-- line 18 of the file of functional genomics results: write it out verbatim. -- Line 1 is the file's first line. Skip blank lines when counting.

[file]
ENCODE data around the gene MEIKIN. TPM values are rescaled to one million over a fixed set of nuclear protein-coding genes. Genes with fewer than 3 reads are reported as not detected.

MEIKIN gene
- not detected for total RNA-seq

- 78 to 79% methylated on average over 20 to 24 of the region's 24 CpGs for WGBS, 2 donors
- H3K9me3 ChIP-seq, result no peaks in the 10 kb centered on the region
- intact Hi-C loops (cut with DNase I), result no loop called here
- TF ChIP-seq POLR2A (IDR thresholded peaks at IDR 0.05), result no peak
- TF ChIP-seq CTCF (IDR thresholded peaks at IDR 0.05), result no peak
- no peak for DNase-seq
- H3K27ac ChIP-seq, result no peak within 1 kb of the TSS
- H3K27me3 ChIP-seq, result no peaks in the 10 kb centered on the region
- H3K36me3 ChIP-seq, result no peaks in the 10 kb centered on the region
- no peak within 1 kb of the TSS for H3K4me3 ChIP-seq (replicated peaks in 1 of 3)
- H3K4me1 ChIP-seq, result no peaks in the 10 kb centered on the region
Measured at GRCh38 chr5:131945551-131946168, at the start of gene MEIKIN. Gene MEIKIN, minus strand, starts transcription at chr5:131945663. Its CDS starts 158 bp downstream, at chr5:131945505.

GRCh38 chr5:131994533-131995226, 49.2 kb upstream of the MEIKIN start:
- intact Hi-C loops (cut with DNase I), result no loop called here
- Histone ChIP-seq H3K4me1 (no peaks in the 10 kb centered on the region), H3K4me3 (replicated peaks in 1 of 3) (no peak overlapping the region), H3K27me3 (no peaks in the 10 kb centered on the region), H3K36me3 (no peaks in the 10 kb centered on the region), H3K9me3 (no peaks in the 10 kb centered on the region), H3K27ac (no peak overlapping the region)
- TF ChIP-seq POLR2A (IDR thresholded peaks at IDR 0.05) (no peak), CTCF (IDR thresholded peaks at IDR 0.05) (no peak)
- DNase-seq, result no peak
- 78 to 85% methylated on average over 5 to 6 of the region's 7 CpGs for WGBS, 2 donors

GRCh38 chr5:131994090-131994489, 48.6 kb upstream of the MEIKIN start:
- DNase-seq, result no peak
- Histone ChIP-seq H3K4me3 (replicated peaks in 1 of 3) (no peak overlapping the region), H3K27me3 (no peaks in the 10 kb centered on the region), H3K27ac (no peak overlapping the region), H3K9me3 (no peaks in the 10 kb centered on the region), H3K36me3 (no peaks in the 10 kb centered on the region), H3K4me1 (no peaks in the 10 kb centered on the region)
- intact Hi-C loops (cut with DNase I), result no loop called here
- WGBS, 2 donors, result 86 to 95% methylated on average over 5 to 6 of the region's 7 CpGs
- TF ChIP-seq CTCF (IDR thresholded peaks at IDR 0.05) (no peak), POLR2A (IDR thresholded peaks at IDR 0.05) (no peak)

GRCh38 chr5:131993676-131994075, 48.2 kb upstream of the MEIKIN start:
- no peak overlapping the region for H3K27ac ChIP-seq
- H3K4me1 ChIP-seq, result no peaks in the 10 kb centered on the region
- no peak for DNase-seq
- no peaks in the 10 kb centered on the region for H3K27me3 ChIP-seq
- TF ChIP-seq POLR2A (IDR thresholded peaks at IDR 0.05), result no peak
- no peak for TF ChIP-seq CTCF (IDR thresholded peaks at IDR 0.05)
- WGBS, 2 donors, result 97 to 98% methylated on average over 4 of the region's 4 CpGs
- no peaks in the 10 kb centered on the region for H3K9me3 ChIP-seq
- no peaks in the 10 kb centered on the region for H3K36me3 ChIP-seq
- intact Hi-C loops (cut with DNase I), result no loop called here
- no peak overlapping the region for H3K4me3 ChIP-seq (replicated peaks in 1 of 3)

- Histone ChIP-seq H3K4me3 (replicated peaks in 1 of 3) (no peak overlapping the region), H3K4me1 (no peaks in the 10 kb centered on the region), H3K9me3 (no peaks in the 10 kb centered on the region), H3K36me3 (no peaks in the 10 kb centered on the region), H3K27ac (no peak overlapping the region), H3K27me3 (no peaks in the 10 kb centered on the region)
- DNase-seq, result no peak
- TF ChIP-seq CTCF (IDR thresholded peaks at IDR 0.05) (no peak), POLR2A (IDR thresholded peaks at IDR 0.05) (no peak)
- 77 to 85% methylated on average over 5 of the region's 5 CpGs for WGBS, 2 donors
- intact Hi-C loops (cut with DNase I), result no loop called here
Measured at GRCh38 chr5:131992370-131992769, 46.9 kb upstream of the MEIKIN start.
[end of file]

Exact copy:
- Histone ChIP-seq H3K4me1 (no peaks in the 10 kb centered on the region), H3K4me3 (replicated peaks in 1 of 3) (no peak overlapping the region), H3K27me3 (no peaks in the 10 kb centered on the region), H3K36me3 (no peaks in the 10 kb centered on the region), H3K9me3 (no peaks in the 10 kb centered on the region), H3K27ac (no peak overlapping the region)